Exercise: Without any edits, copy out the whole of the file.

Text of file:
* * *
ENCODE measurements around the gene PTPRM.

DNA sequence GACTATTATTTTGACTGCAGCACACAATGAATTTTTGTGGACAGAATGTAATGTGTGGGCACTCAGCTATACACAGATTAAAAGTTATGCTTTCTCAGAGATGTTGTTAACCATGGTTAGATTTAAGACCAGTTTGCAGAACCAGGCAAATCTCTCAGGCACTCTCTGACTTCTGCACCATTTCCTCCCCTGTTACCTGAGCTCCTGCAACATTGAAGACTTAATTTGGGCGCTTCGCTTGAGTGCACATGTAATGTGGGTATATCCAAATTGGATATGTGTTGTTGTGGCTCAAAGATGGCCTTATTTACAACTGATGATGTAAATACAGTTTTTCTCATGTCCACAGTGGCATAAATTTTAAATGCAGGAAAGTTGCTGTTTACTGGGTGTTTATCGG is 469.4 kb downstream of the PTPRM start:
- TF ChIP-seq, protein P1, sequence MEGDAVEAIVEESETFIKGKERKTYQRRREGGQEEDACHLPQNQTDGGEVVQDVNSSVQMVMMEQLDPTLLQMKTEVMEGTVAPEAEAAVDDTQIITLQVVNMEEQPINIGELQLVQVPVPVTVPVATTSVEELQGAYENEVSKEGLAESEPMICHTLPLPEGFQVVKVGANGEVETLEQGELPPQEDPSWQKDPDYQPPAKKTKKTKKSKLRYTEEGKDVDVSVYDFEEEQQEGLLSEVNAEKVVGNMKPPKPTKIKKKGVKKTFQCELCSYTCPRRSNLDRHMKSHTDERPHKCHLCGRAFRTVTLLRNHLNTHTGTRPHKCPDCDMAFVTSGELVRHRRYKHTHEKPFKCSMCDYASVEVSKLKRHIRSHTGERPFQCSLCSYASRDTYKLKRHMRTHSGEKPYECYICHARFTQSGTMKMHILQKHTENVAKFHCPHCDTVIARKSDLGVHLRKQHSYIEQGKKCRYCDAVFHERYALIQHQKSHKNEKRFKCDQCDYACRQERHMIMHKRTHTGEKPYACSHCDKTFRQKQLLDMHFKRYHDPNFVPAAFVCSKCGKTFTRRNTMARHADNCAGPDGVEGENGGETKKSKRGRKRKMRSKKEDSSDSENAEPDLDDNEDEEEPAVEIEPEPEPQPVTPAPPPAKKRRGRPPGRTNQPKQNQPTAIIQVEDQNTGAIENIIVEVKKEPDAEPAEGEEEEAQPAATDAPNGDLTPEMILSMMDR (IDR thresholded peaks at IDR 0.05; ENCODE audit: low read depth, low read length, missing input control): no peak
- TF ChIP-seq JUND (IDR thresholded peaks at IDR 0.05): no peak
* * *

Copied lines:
ENCODE measurements around the gene PTPRM.

DNA sequence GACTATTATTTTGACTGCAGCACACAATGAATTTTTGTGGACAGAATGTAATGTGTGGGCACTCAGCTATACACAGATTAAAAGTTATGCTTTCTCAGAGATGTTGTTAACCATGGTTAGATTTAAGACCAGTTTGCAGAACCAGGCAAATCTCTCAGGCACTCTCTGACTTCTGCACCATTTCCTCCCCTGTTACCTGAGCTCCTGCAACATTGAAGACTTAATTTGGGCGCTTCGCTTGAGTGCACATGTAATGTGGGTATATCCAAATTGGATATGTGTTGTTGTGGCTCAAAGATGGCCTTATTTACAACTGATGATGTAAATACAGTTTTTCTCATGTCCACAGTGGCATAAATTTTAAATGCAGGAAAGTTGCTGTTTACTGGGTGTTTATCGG is 469.4 kb downstream of the PTPRM start:
- TF ChIP-seq, protein P1, sequence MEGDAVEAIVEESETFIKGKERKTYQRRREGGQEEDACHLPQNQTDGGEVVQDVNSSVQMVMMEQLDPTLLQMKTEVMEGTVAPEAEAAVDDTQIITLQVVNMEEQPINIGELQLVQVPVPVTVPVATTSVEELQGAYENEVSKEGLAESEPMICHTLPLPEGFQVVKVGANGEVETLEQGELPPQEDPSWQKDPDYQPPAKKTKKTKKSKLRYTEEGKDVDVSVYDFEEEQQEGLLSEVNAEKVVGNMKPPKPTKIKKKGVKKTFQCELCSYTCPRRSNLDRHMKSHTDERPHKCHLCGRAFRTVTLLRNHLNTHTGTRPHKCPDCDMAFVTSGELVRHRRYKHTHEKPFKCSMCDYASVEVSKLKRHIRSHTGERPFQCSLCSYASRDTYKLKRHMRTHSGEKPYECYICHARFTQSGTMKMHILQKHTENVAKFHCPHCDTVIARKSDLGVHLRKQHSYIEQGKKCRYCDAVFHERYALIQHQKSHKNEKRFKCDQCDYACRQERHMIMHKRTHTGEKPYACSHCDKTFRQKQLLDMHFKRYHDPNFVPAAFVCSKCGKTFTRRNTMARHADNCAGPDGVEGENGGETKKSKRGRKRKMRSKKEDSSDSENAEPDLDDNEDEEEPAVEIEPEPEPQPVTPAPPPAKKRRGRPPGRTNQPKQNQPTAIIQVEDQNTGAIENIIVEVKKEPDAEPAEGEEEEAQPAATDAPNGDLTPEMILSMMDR (IDR thresholded peaks at IDR 0.05; ENCODE audit: low read depth, low read length, missing input control): no peak
- TF ChIP-seq JUND (IDR thresholded peaks at IDR 0.05): no peak